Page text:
Proposed changes to Graduated Licensing Scheme aim to save young lives

26 March 2013

Proposed changes to the Graduated Licensing Scheme (GLS), which aim to protect young drivers and passengers, will be introduced into Parliament later this year once new legislation is drafted.

Road Safety Minister Michael O’Brien said the proposed changes include night-time driving and passenger restrictions for P1 drivers with exemptions for employment purposes, if passengers are immediate family members or if the driver is aged over 25.

“Young people make up five per cent of our population, but account for 12 per cent of fatalities and serious injuries on our roads,” Mr O’Brien said.

“These initiatives, which were shaped by extensive consultation and feedback from the community, are about saving more young lives.”

The changes that will be introduced into Parliament include:

  • Passenger restrictions for P1 drivers, allowing no more than one passenger aged 16 to
  • 20 years (immediate family members are exempt) for the duration of their P1 licence.

Carrying two to three peer passengers under the age of 21 who are not family members increases the risk of a young driver crashing by four to five times compared to driving alone.

  • A night-time driving restriction for P1 drivers between midnight and 5am for the duration of their P1 licence (with an exemption system).
Young drivers are up to seven times more likely to crash when driving late at night.
  • Extending the total minimum provisional licence period from two to three years.
  • Removing regression to a previous licence stage following a disqualification period.

  • The passenger and night-driving restrictions will not apply if the driver is aged over 25 or if a Qualified Supervising Driver (QSD) is a passenger in the vehicle. A QSD is a driver who has held a full driver’s licence for at least two years continuously without disqualification.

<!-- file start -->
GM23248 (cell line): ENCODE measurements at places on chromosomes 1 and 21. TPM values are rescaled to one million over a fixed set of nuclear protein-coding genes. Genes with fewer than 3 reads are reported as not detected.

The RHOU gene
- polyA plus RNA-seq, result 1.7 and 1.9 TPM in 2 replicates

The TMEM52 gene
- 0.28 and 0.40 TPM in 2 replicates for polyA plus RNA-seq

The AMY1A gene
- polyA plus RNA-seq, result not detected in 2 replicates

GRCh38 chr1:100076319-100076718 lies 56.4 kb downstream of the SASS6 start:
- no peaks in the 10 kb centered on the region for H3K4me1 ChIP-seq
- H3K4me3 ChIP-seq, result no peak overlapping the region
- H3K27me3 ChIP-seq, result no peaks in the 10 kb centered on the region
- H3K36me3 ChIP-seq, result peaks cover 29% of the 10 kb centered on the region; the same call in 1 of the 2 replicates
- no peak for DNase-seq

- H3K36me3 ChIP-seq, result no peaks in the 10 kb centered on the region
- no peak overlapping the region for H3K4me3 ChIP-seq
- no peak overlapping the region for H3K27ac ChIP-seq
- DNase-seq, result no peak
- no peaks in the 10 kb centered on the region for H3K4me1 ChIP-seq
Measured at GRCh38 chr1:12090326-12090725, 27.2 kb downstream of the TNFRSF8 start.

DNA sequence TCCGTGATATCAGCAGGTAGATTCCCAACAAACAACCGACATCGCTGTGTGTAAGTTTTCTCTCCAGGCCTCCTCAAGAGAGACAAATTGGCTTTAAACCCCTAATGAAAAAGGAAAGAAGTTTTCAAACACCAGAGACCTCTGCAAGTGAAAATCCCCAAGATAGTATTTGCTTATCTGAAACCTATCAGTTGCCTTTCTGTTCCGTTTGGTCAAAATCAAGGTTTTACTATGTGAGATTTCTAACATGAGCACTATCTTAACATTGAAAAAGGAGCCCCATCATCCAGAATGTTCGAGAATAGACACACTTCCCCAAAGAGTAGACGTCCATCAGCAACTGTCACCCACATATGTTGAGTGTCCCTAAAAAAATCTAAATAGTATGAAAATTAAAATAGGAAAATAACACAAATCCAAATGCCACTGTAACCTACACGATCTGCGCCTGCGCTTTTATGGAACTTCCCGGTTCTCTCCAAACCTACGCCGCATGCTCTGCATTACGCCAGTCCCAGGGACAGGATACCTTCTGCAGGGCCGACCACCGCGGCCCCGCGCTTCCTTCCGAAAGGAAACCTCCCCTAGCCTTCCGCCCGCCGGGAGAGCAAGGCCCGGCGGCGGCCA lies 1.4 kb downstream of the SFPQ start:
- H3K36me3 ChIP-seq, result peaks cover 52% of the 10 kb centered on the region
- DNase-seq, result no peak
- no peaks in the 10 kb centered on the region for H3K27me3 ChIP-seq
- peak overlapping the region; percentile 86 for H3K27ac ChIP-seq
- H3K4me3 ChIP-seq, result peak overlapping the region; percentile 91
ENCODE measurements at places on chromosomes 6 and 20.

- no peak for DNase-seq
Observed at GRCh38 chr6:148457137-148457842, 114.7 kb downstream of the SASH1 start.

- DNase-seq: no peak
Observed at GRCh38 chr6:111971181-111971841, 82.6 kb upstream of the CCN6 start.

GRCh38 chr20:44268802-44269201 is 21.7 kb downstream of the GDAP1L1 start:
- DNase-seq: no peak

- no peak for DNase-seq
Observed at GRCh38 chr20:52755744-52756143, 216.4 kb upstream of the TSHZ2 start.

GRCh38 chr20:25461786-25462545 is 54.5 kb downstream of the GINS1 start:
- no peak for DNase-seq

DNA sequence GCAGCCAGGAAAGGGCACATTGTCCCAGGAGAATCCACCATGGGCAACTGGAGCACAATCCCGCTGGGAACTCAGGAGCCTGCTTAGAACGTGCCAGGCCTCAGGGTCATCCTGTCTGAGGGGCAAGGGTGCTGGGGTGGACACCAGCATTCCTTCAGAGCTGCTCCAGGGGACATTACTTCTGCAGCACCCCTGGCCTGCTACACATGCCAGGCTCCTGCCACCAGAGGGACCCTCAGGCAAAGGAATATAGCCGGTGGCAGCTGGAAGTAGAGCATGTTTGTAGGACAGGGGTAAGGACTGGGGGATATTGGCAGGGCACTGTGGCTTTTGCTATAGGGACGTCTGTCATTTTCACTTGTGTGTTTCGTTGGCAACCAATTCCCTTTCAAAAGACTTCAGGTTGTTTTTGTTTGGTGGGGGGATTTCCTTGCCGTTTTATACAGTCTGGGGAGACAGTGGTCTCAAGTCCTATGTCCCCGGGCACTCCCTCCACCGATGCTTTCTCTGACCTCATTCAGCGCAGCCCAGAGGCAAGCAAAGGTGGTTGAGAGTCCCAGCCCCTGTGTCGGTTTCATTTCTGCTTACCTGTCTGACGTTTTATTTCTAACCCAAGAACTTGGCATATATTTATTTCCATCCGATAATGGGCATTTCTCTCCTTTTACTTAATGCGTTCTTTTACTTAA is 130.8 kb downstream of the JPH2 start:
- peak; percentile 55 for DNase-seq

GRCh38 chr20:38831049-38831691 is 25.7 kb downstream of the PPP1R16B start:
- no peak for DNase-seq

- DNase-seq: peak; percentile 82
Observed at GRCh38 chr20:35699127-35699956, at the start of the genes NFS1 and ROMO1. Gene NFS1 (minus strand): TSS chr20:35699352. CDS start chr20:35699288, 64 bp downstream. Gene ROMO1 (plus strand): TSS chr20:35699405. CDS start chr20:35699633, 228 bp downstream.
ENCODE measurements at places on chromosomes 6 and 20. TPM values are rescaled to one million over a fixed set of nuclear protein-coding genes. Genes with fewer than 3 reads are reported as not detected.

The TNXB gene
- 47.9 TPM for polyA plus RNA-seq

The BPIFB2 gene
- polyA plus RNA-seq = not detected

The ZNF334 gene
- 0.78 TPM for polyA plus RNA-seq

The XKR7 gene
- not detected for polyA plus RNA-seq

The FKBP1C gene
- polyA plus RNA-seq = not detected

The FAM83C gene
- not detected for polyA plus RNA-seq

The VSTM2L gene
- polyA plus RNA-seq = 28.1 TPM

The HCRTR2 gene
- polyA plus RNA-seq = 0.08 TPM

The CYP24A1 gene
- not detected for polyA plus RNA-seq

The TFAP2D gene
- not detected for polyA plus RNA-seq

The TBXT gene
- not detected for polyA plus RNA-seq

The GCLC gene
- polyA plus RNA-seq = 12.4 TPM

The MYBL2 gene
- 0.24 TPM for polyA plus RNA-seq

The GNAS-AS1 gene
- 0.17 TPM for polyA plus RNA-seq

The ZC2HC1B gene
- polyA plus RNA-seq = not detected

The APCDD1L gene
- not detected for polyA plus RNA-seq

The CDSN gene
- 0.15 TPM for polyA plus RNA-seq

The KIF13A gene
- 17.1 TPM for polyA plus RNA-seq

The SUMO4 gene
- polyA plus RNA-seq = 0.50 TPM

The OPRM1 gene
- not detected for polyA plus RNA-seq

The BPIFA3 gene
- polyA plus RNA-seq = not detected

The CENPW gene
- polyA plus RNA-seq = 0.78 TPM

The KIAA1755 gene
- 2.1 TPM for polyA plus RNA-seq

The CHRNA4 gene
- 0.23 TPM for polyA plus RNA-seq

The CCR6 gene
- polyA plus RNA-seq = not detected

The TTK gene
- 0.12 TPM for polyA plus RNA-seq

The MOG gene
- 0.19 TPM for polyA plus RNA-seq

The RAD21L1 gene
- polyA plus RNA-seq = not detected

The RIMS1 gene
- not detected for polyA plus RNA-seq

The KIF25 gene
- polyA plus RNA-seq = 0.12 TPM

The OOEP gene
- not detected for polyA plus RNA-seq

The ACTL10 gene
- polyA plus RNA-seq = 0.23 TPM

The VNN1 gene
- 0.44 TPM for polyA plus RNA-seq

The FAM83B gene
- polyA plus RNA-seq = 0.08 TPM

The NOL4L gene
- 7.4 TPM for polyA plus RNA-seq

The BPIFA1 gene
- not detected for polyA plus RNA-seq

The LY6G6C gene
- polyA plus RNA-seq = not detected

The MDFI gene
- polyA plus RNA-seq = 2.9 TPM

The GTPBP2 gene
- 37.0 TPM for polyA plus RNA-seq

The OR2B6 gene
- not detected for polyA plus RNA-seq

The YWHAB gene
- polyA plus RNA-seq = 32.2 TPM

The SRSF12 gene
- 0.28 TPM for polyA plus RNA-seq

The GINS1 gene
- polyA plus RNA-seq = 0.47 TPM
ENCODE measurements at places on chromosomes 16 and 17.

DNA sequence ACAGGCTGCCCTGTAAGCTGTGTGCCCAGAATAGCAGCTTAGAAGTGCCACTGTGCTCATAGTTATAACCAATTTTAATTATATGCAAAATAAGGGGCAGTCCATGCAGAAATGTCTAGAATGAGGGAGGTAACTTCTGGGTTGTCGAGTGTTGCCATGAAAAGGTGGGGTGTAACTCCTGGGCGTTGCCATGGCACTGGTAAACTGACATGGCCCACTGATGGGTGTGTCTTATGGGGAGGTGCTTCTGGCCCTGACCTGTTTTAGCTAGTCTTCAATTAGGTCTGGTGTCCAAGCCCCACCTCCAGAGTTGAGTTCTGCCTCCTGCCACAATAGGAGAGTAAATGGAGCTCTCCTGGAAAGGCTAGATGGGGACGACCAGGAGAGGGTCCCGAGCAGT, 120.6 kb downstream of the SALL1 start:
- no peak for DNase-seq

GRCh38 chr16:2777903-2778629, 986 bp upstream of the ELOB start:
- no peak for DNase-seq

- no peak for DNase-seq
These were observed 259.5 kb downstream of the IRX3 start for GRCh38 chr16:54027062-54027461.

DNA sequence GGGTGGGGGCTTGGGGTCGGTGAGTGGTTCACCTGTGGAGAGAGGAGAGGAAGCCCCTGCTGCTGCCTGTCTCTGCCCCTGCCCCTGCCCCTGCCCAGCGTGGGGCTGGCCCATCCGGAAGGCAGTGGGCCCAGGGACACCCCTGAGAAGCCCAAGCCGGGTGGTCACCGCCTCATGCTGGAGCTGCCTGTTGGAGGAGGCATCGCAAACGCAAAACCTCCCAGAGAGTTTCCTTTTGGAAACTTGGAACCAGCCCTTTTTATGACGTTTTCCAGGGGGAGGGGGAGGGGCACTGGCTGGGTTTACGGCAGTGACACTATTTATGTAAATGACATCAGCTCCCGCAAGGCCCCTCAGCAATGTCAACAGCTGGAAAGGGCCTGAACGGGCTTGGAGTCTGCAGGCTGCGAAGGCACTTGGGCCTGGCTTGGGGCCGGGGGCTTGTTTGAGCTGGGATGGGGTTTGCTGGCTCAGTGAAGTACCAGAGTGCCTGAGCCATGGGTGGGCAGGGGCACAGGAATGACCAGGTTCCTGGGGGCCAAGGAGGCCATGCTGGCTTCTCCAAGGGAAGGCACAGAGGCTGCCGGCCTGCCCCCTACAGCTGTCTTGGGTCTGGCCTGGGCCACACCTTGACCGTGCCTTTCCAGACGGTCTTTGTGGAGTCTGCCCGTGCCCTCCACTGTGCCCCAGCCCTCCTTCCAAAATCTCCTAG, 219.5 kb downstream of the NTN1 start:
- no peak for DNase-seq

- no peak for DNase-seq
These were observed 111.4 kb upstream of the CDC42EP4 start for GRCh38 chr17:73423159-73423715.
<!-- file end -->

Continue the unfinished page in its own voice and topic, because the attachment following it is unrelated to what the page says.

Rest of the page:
Exemptions will also be available for employment purposes, for police members driving on duty and emergency services members, both paid and volunteer, driving an emergency vehicle on duty.

Mr O’Brien said research shows that young drivers are at greatest risk of a crash in their first year of driving unsupervised.

“The passenger and night-driving restrictions are aimed at reducing this risk, and will therefore only apply for the first year of solo driving,” Mr O’Brien said.

Mr O’Brien said the measures work to bring South Australia in line with other states.

“Statistics show that South Australia has the second worst fatality rate for the 16 to 19-year-old age group of all Australian states and territories, and almost double that of Victoria and New South Wales,” Mr O’Brien said.

Director of the Centre for Automotive Safety Research at the University of Adelaide Professor Mary Lydon said research shows if passenger restrictions were introduced there would be an estimated saving of 12-17 fatal and serious injuries per year.

“For a night driving restriction there would be an estimated saving of 8-12 fatal and serious injuries per year,” Prof Lydon said.

Mr O’Brien said 1079 submissions were received from the community and road safety stakeholders, which helped shape the proposed initiatives.

“These changes have the support of key stakeholders including the health sector, emergency services and the RAA,” he said.

“Due to strong community feedback, there is no move to increase the minimum driving age to 18. However, it is important to recognise that delaying the age of obtaining a provisional licence has significant safety benefits, and I ask young drivers and their parents/caregivers to consider this.”

A Bill will be introduced into Parliament later this year once legislation is drafted.

For more information on the proposed changes visit: 

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